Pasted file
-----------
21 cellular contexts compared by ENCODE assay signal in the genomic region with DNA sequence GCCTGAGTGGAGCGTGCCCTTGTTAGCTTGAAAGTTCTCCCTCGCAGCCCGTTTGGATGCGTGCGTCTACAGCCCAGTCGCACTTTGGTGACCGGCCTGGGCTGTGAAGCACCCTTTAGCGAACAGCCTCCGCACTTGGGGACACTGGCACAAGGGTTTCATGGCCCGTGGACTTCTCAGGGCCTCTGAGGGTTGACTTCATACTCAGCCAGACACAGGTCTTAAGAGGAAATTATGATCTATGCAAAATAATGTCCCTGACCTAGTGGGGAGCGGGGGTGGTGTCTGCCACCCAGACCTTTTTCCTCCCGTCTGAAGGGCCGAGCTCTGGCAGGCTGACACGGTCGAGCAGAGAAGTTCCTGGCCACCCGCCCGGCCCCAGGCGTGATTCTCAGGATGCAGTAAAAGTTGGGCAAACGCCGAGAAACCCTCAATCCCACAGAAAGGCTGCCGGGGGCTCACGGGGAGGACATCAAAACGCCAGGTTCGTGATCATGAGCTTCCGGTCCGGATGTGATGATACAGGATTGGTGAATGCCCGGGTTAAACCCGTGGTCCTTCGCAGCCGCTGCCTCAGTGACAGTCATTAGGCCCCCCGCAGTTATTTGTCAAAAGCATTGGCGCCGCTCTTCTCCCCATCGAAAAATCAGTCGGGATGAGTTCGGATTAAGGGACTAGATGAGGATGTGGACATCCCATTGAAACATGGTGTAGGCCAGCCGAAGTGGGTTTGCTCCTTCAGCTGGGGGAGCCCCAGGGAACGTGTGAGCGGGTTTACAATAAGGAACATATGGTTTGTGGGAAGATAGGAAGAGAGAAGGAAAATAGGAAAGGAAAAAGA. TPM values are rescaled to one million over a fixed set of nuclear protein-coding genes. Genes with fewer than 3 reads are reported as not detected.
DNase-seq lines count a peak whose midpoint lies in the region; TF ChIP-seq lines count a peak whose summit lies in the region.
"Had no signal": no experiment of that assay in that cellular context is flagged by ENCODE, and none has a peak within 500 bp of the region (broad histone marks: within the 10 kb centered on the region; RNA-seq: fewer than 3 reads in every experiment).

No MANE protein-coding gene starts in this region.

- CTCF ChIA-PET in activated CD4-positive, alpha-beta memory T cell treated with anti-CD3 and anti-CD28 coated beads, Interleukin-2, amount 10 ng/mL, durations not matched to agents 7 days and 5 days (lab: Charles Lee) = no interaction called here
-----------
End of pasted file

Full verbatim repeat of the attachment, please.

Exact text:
21 cellular contexts compared by ENCODE assay signal in the genomic region with DNA sequence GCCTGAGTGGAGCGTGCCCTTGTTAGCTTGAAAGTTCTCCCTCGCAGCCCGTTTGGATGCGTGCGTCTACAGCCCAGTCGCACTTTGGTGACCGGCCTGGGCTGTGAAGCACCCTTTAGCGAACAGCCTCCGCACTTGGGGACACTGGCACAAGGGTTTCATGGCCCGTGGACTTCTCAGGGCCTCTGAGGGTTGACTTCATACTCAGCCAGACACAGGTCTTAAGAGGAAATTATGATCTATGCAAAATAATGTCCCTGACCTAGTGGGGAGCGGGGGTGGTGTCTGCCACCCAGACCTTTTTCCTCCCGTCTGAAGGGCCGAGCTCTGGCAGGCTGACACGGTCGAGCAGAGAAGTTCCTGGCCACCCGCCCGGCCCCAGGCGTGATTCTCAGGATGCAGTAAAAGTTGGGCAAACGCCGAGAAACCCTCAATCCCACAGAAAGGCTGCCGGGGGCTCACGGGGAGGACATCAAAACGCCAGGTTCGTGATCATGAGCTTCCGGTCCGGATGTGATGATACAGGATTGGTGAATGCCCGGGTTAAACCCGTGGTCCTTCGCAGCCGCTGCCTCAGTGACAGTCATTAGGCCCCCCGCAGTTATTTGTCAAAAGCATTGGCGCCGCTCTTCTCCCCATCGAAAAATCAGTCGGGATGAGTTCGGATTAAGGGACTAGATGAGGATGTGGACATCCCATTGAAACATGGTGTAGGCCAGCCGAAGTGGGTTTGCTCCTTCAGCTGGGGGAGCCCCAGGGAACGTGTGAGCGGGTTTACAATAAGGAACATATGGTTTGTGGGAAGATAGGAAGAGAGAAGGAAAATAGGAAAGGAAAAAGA. TPM values are rescaled to one million over a fixed set of nuclear protein-coding genes. Genes with fewer than 3 reads are reported as not detected.
DNase-seq lines count a peak whose midpoint lies in the region; TF ChIP-seq lines count a peak whose summit lies in the region.
"Had no signal": no experiment of that assay in that cellular context is flagged by ENCODE, and none has a peak within 500 bp of the region (broad histone marks: within the 10 kb centered on the region; RNA-seq: fewer than 3 reads in every experiment).

No MANE protein-coding gene starts in this region.

- CTCF ChIA-PET in activated CD4-positive, alpha-beta memory T cell treated with anti-CD3 and anti-CD28 coated beads, Interleukin-2, amount 10 ng/mL, durations not matched to agents 7 days and 5 days (lab: Charles Lee) = no interaction called here